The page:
Last weekend, thousands of horse-racing fans flooded into California’s Santa Anita Park to watch, and wager on, the first races of the season. There was the usual opening-weekend buzz in the air, but also trepidation. It’s been an agonizing year both for Santa Anita and the sport as a whole. On average, 10 horses die each week from injury at United States racetracks, and Santa Anita is among the deadliest.
After the 22nd horse was put down on the track last spring, Santa Anita’s owner, the Canadian heiress and businesswoman Belinda Stronach, made a decision to voluntarily close the park to conduct an internal investigation. Upon its reopening, she successfully introduced a series of stiff reforms intended to safeguard the health of racehorses.
Stronach’s progressive move was widely lauded by the media and animal-rights groups, and it would have been a great victory … if the horses hadn’t kept on dying. Between Santa Anita’s reopening last June and this past weekend, nine more horses collapsed and expired on its grounds during training or races. The string of deaths has prompted questions about Stronach’s authority and whether the reforms went far enough. More than anything, though, the deaths are just a mystery.
Opening Weekend, and Another Death
Opening weekend was meant to be a fresh start for Santa Anita, but outside the park, police were called to break up altercations between protesters for and against the embattled sport. Inside, it was the usual swirl of glamour and seediness—the champagne flowed and the bookies set the odds—with one notable absence: Belinda Stronach herself.
The 53-year-old reportedly missed her own party because of “longstanding obligations in Toronto.” In light of what happened, it’s just as well. During the eighth race, a three-year-old colt named Emtech stumbled and fell, breaking both forelegs, and was later euthanized by lethal injection on the track as spectators watched in horror. One fan who was there described the “awful silence” that instantly fell over the crowd. Five days earlier, Governor Gavin Newsom, who had praised Stronach’s initial reforms, told The New York Times that unless horse racing cleaned up its act, the sport had no future: “The willingness to just spit these animals out and literally take their lives is a disgrace.” It was a comment many interpreted as a thinly veiled threat to Santa Anita: Clean up your act or face closure.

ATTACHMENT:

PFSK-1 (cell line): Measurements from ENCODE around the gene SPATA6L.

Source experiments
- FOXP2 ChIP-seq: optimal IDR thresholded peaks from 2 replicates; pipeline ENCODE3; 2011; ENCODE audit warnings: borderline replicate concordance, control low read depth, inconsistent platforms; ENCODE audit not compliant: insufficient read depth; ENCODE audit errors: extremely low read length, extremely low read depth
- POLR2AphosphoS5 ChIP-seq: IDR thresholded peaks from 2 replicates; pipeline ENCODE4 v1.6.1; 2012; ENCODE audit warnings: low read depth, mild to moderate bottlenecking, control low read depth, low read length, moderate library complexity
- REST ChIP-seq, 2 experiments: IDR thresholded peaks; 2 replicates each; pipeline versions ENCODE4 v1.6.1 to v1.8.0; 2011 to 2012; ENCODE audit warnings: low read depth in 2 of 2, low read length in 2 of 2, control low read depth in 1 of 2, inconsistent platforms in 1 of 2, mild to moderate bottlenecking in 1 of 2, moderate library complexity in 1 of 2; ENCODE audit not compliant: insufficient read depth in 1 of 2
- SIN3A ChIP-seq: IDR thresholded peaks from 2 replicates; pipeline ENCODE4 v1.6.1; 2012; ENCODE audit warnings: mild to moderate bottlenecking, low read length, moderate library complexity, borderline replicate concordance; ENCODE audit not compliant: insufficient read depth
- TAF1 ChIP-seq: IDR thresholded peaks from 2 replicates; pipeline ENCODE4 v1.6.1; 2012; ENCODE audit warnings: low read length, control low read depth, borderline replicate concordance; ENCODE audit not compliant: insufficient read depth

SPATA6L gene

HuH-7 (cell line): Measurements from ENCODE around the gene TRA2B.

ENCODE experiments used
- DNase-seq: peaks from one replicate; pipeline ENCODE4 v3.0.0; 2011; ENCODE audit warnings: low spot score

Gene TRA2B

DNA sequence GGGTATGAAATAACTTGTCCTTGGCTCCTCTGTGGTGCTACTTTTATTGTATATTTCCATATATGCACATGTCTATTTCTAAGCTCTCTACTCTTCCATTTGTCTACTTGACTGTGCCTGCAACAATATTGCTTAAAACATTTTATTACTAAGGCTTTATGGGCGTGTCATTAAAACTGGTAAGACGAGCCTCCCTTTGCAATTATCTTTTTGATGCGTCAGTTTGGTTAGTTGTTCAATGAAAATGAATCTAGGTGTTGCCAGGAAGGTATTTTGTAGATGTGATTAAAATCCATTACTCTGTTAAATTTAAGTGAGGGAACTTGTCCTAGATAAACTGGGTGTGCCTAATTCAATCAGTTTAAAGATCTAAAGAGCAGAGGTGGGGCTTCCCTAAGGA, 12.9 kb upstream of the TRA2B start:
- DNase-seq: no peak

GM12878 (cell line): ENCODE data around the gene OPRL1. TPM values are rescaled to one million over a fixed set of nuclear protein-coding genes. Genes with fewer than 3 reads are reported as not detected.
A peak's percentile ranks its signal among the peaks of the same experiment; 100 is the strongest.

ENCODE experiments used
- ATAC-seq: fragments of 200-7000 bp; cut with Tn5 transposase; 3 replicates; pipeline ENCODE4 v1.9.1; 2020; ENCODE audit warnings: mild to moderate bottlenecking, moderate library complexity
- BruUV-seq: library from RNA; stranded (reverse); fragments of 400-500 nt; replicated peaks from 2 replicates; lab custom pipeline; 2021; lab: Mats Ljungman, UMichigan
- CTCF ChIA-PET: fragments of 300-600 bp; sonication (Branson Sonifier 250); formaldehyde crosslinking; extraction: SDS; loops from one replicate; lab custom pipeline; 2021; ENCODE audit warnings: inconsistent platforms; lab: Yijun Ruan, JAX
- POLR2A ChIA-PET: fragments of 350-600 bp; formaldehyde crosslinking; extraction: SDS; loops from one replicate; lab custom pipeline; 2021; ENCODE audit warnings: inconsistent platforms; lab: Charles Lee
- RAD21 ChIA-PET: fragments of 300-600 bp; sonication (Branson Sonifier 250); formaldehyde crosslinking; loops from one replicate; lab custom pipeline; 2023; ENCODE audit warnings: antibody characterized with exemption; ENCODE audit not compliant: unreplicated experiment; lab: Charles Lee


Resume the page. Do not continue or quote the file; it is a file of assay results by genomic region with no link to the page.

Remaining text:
In Toronto, a spokesperson for Stronach said that “an investigation has been launched” and described the “overwhelming emotional response for the whole team.” That’s hardly surprising given that the equine body count represents both a failure of Stronach’s own leadership and an apparent inability to change the sport she’s fought long and hard to revitalize.
An immaculately turned-out former Canadian Cabinet minister, Stronach is known in business and social circles for her steely public grace—she projects a certain icy-blond, Austrian-Canadian flintiness—but the ongoing death toll at Santa Anita, her friends say, is taking an inevitable toll. How powerless Stronach must feel about the deaths, in spite of her attempts to change things. And one wonders whether her enemies—in particular her father, Frank—take some delight in watching her struggle.